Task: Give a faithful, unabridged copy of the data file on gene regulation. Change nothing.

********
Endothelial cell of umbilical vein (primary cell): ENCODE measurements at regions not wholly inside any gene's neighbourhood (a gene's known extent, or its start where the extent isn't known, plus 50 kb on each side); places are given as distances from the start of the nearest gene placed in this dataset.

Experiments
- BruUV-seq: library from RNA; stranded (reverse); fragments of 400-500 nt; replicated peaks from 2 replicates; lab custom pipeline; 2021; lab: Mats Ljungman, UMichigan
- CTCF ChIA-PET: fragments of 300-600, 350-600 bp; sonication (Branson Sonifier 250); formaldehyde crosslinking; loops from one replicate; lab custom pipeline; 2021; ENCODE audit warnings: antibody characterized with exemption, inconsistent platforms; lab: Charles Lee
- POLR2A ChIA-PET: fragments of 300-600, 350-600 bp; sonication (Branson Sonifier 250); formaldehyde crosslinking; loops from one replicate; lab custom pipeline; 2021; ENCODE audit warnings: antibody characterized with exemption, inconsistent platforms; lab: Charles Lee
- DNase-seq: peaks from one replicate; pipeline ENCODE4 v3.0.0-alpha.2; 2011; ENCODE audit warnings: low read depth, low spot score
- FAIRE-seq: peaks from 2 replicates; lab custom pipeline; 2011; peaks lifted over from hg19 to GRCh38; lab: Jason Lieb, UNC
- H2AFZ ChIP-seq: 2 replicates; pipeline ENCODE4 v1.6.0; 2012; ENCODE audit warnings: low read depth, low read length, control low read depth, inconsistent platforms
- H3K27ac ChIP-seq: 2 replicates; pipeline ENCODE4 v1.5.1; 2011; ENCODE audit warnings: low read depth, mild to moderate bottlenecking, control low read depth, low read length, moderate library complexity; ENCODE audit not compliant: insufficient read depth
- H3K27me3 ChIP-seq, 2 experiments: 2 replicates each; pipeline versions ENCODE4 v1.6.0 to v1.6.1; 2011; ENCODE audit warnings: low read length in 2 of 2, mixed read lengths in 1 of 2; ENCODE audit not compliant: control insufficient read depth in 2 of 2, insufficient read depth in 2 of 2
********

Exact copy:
Endothelial cell of umbilical vein (primary cell): ENCODE measurements at regions not wholly inside any gene's neighbourhood (a gene's known extent, or its start where the extent isn't known, plus 50 kb on each side); places are given as distances from the start of the nearest gene placed in this dataset.

Experiments
- BruUV-seq: library from RNA; stranded (reverse); fragments of 400-500 nt; replicated peaks from 2 replicates; lab custom pipeline; 2021; lab: Mats Ljungman, UMichigan
- CTCF ChIA-PET: fragments of 300-600, 350-600 bp; sonication (Branson Sonifier 250); formaldehyde crosslinking; loops from one replicate; lab custom pipeline; 2021; ENCODE audit warnings: antibody characterized with exemption, inconsistent platforms; lab: Charles Lee
- POLR2A ChIA-PET: fragments of 300-600, 350-600 bp; sonication (Branson Sonifier 250); formaldehyde crosslinking; loops from one replicate; lab custom pipeline; 2021; ENCODE audit warnings: antibody characterized with exemption, inconsistent platforms; lab: Charles Lee
- DNase-seq: peaks from one replicate; pipeline ENCODE4 v3.0.0-alpha.2; 2011; ENCODE audit warnings: low read depth, low spot score
- FAIRE-seq: peaks from 2 replicates; lab custom pipeline; 2011; peaks lifted over from hg19 to GRCh38; lab: Jason Lieb, UNC
- H2AFZ ChIP-seq: 2 replicates; pipeline ENCODE4 v1.6.0; 2012; ENCODE audit warnings: low read depth, low read length, control low read depth, inconsistent platforms
- H3K27ac ChIP-seq: 2 replicates; pipeline ENCODE4 v1.5.1; 2011; ENCODE audit warnings: low read depth, mild to moderate bottlenecking, control low read depth, low read length, moderate library complexity; ENCODE audit not compliant: insufficient read depth
- H3K27me3 ChIP-seq, 2 experiments: 2 replicates each; pipeline versions ENCODE4 v1.6.0 to v1.6.1; 2011; ENCODE audit warnings: low read length in 2 of 2, mixed read lengths in 1 of 2; ENCODE audit not compliant: control insufficient read depth in 2 of 2, insufficient read depth in 2 of 2